Prime Minister implements curfew on Dutch side as of Monday, March 30 | THE DAILY HERALD

Prime Minister Silveria Jacobs speaks at a joint press conference on Sunday. Looking on are Préfète Sylvie Feucher (right), Dutch-side Justice Minister Anna Richardson (second left, seated) and Police Chief Carl John (left). (Robert Luckock photo)


MARIGOT–Dutch-side Prime Minister Silveria Jacobs announced at a press conference Sunday that a curfew will be implemented on the Dutch side from 8:00pm to 6:00am effective Monday, March 30, as both governments tighten up restrictive travel measures internally in response to an increase in COVID-19 cases.

  “The total restriction on movement between those hours will discourage any negative behaviour and we have noticed young people on the roads on scooters putting themselves and the general public in danger. We already have a limited capacity for emergencies and we do not want to be filling our intensive care beds because of foolish behaviour.”

  By the same token she noted that a vast majority of the population is taking the threat seriously and complying with the confinement rules. She added military assistance has been requested from Kingdom partners but an answer is still awaited.

  Taking the cue from the French side, she disclosed Dutch-side residents would also be able to download a waiver document in English to permit essential movement only. Justice Minister Anna Richardson will be signing off on this regulation which goes into effect today, Monday, March 30.

  As of 12:00am March 30, movement on the Dutch side is restricted to essential movement only. Movement is only permitted either to go to work or for carrying out essential services. Essential businesses will remain open.

  “We are also restricting sale of alcohol by vendors and restaurants while people are waiting for their food to be prepared,” she disclosed. “That has been a challenge for law enforcement and I do thank people who have called in to report when they see people congregating around food vendor locations. Restaurants and vendors will still be able to sell food as long as they are following the rules.

  “Any business not complying will be shut down until the restrictions are over. Businesses that do not follow the social-distance rules for customers will also be shut down. There are no more warnings or fines. People who are not social distancing will be sent home.”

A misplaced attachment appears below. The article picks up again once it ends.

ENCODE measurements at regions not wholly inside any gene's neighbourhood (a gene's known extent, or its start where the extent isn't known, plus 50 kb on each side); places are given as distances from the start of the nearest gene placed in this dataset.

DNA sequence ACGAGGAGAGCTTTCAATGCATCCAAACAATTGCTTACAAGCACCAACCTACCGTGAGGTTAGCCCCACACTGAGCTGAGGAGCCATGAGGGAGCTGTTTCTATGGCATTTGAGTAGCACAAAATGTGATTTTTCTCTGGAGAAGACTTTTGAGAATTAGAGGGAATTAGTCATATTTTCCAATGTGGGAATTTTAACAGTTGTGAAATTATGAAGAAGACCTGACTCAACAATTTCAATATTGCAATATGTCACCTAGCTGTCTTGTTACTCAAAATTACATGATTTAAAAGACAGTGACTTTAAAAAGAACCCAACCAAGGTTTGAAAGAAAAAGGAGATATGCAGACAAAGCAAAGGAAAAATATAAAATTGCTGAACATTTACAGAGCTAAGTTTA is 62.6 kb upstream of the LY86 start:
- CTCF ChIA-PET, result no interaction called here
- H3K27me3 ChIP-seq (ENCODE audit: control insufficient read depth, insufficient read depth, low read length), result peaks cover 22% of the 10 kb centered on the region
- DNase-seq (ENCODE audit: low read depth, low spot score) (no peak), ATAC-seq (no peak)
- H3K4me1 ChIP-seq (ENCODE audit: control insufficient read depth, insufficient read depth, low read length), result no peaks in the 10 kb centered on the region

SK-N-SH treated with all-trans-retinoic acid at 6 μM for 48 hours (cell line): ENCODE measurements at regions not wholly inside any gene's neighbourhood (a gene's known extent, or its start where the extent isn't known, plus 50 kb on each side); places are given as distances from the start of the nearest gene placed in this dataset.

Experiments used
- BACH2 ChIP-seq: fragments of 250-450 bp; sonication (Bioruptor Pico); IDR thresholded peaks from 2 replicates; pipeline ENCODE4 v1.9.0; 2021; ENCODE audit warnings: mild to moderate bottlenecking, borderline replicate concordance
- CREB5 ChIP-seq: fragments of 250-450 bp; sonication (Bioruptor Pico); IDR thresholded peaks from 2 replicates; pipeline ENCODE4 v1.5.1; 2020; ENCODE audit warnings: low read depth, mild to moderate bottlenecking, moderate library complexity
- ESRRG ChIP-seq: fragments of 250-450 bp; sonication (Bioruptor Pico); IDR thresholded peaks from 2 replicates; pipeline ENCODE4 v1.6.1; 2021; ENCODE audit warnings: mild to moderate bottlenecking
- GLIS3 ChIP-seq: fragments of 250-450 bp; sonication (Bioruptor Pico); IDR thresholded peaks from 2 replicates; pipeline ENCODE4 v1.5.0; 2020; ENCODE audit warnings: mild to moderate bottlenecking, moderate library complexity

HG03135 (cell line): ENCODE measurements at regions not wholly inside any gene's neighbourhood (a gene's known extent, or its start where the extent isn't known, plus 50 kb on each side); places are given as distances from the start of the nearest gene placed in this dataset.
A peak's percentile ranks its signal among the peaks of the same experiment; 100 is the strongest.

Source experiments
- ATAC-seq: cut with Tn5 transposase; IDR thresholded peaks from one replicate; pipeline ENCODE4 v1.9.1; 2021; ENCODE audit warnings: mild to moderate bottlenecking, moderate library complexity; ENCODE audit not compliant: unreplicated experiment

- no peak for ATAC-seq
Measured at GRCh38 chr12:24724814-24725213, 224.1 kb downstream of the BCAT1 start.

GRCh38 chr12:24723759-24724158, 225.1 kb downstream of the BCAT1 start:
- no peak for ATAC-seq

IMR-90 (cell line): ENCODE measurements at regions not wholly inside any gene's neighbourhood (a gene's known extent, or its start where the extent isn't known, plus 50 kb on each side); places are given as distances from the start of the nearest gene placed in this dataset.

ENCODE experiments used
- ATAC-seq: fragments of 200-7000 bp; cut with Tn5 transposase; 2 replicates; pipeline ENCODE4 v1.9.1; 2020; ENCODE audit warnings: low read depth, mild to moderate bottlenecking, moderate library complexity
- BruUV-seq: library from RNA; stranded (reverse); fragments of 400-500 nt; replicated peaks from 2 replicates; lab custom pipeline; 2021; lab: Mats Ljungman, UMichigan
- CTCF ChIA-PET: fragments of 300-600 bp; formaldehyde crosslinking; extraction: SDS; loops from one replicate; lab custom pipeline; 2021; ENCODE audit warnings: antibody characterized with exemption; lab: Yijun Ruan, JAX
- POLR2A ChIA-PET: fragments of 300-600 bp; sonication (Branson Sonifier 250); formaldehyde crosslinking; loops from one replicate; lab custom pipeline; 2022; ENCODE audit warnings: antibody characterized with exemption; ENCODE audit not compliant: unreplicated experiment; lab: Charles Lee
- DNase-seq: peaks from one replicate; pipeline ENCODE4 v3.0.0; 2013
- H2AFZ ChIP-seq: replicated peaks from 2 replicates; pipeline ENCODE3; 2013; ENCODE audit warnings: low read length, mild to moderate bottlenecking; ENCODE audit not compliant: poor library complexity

Another concern mentioned was complaints that some persons are not complying with their quarantine or isolation and are leaving their homes. The Public Health Department will be issuing these people with a new contract stipulating that if they break the agreement they will be placed and kept in a mandatory facility chosen by government until the restriction period is over.

  Of the six COVID-19 cases on the Dutch side, two are in hospital with minor respiratory symptoms. They are on oxygen and not a ventilator. Four others are properly isolated at home and adhering to the protocol. Testing for the virus on the Dutch side will hopefully become possible this week.

  Jacobs implored the population to stay at home. “The cooperation between [Dutch – Ed.] St. Maarten and [French] St. Martin is 100 per cent for keeping everyone safe, including visitors who are stuck here. We expect everyone to cooperate so we can keep our numbers low. You have seen how other countries have been overwhelmed. We are only 37 square miles. It can take just one person not following the rules to create a very serious situation here.”

  Préfète Déléguée Sylvie Feucher acknowledged that she and Prime Minister Jacobs are concerned by the increase in cases on both sides of the island.

  “We are doing everything we can not to [take] that step of closing the border. That is why we have increased joint controls by Gendarmes and the Dutch-side police,” Feucher said. “Some people are still behaving irresponsibly by not social distancing. I understand that people have families on both sides of the island but there are too many people moving across the border and this can transmit the virus into families.”

  She noted the controls are very useful in revealing how the population is adhering to the regulations. Commandant Stéphan Basso added that joint controls have the advantage of reinforcing the confinement measures in French and English. Feucher appealed to parents to keep their children indoors.

  The préfète proposed that the prime minister put further restriction on circulation in both directions and border control, which she accepted. A new préfectoral order will go into effect as of Monday until April 15, when it will be reviewed. Movement on the French side will be limited to only two exemptions: an urgent medical reason or a professional (work) reason.

  She said she did not see the need for a curfew on the French side at the moment.

  Feucher thanked the prime minister for permission to use Princess Juliana International Airport (PJIA) for medical evacuations as Grand Case Airport cannot be used in the evenings. Jacobs disclosed non-COVID-19-related acute cases would be sent to Colombia.

  When asked why the French side was having more cases than the Dutch side, the préfète replied it was because of more testing being done.

Source: The Daily Herald